Climate alarmists are becoming desperate. We’re not concerned enough about climate change, so they are going full out to try and create blind panic in the forlorn hope that we will be herded like sheep into taking action and/or consent meekly to the taking of drastic action, because we have become fearful, fed as we are on a daily diet of their constant doomsday drivel. It’s not going to work. Climate change alarmism is a busted flush which thinks it’s a full house. Climate alarmists are running on empty – heads mainly.
They’re not even trying to hide the fact that they are trying to panic us all into action now; in fact, right now, some are even proposing this as the best method of achieving the drastic change to society and the global economy which they so desperately crave. Meanwhile, climate activists are taking to the streets to try and spur governments into action – witness the latest alarmist incarnation, Extinction Rebellion and the scandalous employment of brain-washed ‘striking’ kids as a lever to spur governments into action on the putative “climate crisis”, as non-existent as it is supposedly existential.
This NYT article is very useful, because it quintessentially captures the mood currently prevailing in the climate alarmist camp and, in so doing, exposes their desperation and the lack of hard evidence which might justify their advocacy of a sustainable, green, new world order.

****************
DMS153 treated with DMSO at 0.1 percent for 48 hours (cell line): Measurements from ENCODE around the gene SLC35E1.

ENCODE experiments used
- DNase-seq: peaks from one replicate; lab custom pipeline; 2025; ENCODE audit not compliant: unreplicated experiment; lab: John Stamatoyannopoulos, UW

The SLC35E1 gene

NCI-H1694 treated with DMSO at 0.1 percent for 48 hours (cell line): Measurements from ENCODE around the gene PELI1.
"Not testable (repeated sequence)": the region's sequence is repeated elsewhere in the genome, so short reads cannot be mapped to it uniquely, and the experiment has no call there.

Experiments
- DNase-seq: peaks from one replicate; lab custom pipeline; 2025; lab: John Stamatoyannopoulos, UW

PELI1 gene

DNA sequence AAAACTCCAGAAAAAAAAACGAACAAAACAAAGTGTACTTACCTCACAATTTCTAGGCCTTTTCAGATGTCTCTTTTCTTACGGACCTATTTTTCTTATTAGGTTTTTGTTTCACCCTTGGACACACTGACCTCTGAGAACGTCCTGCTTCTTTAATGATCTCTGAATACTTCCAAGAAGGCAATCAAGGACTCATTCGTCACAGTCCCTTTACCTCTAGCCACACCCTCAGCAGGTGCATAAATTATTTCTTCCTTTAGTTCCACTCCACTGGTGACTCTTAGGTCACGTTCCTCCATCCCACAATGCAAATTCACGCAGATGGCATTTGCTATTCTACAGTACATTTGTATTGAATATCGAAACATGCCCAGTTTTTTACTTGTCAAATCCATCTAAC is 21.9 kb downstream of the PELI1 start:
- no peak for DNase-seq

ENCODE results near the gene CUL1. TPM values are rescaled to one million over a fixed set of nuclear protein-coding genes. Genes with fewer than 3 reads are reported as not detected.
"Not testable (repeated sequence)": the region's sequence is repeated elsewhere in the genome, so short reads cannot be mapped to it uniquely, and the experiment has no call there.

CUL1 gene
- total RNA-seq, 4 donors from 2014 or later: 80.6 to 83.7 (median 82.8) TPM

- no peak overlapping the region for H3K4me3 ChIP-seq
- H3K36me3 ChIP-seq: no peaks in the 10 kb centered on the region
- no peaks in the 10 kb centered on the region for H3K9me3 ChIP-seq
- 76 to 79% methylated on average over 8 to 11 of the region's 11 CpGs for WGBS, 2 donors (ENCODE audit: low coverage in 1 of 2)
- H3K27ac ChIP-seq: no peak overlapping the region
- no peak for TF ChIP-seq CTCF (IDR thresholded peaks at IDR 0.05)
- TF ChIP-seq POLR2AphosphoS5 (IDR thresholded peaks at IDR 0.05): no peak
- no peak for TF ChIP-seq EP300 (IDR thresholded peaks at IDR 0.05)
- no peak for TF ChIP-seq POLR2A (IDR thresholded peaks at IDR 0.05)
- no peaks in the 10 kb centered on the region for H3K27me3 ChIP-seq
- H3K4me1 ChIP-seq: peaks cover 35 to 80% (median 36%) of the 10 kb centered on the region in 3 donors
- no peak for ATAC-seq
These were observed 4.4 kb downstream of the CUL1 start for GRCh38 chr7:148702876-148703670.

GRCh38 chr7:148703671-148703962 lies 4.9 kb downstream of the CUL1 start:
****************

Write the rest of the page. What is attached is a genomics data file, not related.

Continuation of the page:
Time to Panic
The planet is getting warmer in catastrophic ways. And fear may be the only thing that saves us.
That’s the headline. It gets better (or worse).
The age of climate panic is here. Last summer, a heat wave baked the entire Northern Hemisphere, killing dozens from Quebec to Japan. Some of the most destructive wildfires in California history turned more than a million acres to ash, along the way melting the tires and the sneakers of those trying to escape the flames.
OMG, you mean, dozens died . . . . . out of a population of several billion . . . . . and what’s that you say? It melted peoples’ car tyres and even their designer footwear? Christ almighty, that is serious!
Yes, many people did die (along with huge numbers of animals too, no doubt) and we should mourn their loss to the very real threat of extreme weather, coupled with human carelessness and criminal behaviour – in the case of the California wildfires. But blaming man-made climate change for those fatalities is dumb, desperate and deplorable.
Just how dumb is illustrated from a most unlikely source – The Guardian, of all places.